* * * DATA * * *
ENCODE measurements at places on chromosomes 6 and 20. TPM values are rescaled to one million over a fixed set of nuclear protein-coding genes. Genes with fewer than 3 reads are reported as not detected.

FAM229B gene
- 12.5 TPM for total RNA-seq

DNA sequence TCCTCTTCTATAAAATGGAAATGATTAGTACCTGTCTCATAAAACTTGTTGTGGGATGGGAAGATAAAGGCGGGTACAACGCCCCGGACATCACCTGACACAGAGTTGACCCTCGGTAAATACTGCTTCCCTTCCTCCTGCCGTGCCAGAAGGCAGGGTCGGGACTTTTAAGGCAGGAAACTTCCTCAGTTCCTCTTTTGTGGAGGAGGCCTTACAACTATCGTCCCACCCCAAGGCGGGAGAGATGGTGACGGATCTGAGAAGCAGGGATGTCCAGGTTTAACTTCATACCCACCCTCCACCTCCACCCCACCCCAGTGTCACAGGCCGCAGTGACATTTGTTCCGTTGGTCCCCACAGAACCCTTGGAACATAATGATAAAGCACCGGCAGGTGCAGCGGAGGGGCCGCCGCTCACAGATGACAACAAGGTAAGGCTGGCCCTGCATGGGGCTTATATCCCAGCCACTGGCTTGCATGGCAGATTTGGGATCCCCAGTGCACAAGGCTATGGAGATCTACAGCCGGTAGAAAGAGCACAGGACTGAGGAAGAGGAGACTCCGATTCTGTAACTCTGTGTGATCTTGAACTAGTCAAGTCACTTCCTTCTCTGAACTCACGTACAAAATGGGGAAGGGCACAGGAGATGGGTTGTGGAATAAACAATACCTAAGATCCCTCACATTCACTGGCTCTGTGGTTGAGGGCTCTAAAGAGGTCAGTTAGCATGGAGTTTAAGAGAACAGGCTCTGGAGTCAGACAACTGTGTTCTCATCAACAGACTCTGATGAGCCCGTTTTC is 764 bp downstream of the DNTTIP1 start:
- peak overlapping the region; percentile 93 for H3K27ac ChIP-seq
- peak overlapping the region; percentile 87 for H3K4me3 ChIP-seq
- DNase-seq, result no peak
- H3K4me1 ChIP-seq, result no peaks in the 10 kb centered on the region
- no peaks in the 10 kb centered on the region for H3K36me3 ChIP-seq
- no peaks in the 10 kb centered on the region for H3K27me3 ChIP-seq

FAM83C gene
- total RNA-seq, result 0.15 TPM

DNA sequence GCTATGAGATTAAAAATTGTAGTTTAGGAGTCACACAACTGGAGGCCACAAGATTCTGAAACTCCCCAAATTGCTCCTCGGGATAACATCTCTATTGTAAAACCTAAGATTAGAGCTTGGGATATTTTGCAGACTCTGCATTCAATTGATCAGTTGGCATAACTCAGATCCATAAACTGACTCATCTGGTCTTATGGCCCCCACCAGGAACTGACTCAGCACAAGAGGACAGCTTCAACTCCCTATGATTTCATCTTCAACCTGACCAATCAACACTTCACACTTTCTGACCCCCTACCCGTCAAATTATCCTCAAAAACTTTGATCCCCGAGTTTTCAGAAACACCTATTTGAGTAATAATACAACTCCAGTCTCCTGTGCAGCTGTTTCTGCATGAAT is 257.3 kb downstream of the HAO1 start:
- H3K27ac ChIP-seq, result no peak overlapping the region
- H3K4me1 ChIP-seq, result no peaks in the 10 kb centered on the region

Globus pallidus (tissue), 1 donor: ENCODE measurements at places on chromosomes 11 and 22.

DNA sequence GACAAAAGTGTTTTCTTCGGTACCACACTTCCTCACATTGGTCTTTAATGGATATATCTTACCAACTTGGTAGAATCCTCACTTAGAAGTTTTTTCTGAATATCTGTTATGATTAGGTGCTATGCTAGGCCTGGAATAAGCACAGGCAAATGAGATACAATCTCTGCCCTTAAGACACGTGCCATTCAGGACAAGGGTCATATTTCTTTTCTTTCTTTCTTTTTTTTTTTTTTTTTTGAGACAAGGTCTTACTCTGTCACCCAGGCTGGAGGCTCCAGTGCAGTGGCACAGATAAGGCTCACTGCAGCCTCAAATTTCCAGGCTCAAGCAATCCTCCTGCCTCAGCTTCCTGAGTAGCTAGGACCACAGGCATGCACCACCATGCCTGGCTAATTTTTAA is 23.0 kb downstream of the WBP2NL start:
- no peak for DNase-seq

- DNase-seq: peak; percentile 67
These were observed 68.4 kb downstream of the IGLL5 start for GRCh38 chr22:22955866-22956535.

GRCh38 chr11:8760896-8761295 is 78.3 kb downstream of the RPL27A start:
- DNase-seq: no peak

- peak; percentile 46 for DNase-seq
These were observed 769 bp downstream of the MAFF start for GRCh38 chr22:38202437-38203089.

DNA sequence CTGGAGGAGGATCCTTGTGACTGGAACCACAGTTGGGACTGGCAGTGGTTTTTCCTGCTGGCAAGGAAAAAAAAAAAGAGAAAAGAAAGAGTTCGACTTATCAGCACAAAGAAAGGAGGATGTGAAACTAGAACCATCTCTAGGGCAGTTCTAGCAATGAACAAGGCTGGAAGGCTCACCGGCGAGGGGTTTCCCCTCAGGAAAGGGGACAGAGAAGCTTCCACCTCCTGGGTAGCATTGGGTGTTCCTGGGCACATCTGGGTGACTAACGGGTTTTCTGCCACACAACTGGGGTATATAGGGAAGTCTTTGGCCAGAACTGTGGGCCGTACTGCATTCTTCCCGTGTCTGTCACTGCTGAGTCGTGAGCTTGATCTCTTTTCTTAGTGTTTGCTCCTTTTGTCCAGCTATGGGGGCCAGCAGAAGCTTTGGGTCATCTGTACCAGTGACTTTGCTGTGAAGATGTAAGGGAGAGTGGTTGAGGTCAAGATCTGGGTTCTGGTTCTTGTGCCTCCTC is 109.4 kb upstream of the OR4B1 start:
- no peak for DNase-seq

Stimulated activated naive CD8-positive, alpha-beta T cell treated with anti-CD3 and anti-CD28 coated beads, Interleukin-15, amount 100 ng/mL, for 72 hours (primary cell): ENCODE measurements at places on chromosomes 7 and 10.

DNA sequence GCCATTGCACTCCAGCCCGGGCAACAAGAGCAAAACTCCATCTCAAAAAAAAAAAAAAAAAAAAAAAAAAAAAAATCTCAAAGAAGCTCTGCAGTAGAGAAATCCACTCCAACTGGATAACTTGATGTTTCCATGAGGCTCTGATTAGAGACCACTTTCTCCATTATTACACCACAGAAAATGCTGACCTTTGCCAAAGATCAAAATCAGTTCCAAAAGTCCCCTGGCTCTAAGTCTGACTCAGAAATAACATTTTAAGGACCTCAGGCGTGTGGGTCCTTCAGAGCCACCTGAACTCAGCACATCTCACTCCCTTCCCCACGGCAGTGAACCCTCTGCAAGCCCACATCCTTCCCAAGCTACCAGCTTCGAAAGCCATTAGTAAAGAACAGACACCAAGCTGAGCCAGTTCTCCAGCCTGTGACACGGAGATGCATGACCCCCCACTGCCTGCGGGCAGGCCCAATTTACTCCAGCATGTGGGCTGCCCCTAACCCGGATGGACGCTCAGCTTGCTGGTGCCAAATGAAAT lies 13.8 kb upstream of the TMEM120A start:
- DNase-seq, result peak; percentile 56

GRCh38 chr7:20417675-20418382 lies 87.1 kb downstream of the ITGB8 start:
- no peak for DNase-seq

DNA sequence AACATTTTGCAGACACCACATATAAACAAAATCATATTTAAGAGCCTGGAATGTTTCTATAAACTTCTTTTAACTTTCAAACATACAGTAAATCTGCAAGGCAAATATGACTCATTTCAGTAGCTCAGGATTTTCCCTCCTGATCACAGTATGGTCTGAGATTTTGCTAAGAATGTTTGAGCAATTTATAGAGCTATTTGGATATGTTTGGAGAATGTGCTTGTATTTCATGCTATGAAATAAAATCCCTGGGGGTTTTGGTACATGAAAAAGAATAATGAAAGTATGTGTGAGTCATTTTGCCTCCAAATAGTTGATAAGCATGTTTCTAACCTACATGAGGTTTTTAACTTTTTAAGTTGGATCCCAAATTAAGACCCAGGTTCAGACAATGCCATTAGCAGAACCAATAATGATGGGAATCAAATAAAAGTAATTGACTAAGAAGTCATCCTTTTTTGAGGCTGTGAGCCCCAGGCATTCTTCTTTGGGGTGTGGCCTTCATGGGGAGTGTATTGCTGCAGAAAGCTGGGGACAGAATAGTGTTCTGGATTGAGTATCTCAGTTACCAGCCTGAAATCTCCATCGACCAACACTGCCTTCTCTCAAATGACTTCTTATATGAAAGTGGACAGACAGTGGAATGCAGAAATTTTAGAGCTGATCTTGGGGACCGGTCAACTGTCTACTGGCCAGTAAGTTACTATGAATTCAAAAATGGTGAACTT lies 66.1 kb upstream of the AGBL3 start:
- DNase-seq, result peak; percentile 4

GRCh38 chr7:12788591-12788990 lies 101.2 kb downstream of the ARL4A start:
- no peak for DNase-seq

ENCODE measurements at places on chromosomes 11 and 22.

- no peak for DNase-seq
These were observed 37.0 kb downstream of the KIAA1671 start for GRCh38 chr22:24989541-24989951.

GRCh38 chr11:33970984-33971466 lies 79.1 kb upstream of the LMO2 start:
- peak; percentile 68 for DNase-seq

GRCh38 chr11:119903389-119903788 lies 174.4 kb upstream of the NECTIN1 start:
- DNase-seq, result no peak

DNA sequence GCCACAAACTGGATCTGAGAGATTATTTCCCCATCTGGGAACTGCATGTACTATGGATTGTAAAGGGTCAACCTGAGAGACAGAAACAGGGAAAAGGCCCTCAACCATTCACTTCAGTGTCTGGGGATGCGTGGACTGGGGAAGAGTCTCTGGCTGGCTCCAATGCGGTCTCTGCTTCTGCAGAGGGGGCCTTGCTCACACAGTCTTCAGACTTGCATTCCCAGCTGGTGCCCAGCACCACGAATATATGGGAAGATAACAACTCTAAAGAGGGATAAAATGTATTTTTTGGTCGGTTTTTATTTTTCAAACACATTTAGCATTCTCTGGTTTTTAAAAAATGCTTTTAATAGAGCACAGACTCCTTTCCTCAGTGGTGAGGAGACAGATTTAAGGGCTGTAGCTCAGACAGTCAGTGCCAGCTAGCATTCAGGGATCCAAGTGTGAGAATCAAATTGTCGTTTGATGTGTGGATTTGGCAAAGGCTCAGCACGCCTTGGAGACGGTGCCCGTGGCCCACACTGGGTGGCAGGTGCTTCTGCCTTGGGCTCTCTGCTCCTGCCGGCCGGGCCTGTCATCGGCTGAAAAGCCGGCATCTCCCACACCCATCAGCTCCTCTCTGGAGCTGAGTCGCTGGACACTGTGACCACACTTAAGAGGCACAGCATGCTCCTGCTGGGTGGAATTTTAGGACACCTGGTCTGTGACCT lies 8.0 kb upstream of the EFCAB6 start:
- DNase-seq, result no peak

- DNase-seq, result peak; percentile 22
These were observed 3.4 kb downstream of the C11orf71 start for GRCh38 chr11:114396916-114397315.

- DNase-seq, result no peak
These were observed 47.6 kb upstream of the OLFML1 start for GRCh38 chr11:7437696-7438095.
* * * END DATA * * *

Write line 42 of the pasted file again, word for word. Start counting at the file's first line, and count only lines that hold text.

- DNase-seq, result no peak